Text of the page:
Within the financial services industry, there are other significant concentrations like this behind the first-line entities.
This is one of the areas where trade associations need to step up and put pressure on the third-party suppliers to up their game – and also for regulators to be able to look through to the third-parties' documentation. Otherwise the costs of making these unregulated entities comply with this regime, through multiple requests from their clients will only drive up costs, which in the end will be borne by the consumer. So while trying to protect consumers from harm due to failures the regulators will be harming consumers through higher fees through the lifecycle of the pensions process.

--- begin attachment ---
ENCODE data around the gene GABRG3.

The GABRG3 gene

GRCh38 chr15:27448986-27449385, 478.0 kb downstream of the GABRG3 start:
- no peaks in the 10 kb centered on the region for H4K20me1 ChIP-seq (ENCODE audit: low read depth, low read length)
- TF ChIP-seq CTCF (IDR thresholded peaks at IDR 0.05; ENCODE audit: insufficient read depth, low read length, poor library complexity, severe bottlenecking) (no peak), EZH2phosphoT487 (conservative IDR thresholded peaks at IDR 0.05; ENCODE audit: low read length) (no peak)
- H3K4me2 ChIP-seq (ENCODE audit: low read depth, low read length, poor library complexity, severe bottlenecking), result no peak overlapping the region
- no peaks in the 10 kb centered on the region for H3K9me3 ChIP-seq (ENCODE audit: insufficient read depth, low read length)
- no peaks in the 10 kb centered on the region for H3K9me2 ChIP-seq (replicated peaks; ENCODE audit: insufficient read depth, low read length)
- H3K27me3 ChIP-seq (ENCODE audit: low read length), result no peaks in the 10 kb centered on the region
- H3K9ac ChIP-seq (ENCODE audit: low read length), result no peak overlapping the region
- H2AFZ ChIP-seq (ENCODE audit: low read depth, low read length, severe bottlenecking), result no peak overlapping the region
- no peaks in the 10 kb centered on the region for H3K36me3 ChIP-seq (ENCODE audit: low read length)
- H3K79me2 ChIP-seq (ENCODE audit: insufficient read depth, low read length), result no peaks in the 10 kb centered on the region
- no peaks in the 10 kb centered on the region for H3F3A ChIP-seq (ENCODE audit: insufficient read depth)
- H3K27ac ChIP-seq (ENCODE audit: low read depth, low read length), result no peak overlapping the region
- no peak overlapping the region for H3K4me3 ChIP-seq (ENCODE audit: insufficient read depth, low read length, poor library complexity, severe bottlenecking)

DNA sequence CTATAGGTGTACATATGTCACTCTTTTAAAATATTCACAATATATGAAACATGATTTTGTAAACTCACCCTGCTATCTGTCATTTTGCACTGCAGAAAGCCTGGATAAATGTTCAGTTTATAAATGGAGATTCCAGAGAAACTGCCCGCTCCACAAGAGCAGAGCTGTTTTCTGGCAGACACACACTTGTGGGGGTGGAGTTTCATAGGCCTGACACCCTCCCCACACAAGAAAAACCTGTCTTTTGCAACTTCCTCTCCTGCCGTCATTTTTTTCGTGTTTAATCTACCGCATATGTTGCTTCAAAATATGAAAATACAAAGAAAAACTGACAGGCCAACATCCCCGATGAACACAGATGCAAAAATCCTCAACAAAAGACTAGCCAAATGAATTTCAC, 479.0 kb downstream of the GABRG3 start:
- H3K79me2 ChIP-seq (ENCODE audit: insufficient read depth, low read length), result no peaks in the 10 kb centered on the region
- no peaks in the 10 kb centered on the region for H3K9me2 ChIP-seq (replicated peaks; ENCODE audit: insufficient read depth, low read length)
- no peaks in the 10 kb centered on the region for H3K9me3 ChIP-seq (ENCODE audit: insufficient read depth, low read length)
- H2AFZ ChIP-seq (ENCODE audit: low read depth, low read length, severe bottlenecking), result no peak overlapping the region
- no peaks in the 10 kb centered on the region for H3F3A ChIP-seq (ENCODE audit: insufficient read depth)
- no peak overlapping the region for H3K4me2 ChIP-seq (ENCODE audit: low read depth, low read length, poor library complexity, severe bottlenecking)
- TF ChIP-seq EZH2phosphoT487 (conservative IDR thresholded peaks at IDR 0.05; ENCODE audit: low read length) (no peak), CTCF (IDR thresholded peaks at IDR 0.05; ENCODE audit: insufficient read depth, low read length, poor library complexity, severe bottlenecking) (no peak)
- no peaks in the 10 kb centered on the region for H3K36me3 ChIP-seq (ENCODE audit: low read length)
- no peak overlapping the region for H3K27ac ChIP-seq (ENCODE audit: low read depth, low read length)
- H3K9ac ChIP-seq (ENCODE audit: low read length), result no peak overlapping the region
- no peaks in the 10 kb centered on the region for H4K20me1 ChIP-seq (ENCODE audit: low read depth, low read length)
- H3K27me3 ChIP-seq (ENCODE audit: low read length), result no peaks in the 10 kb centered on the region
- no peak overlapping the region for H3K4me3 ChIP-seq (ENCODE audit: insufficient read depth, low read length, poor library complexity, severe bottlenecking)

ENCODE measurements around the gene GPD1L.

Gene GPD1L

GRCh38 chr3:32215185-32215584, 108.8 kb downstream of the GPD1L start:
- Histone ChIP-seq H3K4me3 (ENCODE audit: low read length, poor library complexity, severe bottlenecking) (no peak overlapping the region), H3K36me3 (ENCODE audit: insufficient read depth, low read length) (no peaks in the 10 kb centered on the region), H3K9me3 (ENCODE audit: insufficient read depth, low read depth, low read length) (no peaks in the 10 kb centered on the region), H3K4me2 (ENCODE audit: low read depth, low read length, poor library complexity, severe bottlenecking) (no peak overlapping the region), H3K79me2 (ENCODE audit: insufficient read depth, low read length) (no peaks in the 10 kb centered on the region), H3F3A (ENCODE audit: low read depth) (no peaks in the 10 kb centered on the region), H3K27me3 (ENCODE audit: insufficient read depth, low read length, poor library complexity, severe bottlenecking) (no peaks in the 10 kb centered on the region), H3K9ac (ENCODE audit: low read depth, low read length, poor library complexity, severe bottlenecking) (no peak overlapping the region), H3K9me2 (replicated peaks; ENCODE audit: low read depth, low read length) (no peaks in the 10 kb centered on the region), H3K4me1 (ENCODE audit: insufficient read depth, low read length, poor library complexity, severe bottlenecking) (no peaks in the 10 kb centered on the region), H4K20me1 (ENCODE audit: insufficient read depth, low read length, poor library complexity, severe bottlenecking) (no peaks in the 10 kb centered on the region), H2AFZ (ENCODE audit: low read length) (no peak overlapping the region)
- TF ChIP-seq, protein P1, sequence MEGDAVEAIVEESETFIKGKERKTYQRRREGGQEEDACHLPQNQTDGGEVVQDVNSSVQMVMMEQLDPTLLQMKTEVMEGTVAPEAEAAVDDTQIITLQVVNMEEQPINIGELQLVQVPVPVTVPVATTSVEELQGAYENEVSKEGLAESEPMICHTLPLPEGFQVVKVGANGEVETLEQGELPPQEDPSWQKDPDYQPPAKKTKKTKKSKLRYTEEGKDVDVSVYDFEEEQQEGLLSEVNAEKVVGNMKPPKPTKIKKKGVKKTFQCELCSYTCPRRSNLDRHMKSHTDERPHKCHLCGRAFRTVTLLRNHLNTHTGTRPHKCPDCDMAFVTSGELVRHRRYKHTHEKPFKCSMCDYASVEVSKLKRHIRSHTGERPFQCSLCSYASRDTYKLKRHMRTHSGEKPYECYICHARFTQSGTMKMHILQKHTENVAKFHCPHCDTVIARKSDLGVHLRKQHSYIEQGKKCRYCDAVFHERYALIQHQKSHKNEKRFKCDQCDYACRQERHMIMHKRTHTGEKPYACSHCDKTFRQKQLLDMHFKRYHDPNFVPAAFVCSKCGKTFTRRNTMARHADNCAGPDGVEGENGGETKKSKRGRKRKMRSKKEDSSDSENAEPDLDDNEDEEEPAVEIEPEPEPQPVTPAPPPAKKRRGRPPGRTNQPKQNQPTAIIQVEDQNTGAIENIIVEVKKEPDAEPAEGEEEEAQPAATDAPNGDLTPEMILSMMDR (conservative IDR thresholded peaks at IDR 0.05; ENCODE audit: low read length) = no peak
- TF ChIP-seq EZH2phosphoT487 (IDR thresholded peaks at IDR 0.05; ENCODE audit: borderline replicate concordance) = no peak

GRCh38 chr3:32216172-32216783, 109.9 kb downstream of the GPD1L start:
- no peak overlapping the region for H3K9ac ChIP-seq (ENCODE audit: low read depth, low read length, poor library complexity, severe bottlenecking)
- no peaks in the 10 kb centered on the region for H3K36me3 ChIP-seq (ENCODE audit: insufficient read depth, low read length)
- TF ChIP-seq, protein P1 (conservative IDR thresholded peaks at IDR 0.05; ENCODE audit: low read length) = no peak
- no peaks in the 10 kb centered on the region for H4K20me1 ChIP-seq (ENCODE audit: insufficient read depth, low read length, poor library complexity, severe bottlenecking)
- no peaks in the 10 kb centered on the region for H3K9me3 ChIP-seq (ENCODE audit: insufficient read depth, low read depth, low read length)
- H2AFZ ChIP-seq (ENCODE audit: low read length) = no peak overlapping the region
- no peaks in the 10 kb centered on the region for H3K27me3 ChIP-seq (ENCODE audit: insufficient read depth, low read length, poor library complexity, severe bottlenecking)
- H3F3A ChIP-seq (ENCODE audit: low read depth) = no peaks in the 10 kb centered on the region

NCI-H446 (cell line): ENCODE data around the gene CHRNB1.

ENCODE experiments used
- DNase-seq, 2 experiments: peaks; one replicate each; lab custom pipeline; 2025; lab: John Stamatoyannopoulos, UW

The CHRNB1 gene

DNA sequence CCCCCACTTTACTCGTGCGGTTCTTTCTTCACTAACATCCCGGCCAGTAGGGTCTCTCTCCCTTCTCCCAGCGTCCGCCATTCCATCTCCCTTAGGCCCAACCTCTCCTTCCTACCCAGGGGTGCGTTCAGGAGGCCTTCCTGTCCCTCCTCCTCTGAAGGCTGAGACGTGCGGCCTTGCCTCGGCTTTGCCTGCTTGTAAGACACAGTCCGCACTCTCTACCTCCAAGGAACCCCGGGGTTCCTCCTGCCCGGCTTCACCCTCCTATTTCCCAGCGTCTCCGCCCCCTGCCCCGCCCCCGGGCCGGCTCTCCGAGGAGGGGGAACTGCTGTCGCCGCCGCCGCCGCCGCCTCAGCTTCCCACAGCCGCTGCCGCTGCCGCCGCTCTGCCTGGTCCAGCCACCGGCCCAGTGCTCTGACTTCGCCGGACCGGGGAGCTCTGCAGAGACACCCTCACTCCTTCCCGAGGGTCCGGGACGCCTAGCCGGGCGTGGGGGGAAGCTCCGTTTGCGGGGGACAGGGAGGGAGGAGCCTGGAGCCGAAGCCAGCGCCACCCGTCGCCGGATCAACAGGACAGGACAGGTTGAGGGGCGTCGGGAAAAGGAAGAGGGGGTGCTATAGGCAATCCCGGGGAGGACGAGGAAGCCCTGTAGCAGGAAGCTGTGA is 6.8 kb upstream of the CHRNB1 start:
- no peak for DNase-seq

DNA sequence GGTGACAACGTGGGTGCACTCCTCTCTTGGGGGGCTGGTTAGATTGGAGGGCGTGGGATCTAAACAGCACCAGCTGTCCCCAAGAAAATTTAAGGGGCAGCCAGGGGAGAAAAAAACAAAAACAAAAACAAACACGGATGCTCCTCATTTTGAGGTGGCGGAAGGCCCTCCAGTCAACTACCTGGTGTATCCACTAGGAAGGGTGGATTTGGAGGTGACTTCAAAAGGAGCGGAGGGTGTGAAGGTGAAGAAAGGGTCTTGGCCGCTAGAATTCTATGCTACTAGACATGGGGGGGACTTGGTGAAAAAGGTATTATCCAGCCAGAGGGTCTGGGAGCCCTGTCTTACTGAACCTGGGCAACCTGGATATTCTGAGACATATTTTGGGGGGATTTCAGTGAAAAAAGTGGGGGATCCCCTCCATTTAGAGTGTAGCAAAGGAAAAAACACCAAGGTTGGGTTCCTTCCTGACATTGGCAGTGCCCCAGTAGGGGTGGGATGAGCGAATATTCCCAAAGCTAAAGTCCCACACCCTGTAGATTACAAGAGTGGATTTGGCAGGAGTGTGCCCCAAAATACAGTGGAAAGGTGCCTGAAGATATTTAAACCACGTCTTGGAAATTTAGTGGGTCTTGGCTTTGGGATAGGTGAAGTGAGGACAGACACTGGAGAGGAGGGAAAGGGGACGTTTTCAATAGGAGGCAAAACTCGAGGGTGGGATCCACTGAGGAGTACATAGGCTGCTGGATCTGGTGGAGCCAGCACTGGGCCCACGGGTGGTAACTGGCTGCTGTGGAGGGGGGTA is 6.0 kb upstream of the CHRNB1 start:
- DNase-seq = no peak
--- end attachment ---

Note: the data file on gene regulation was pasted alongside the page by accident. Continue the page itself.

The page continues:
One of the things I'm pushing for is to have our management think about how much of our business we give to any one of our suppliers. Should we be putting everything onto one cloud provider, or have multiple relationships? By having multiple providers, it's a lot easier to switch if one of your providers does goes down.
- The second part of this roundtable will be published next week. It will cover engagement with the business, assigning responsibilities for operational resilience, the role of the risk function and how the work will add value to the business.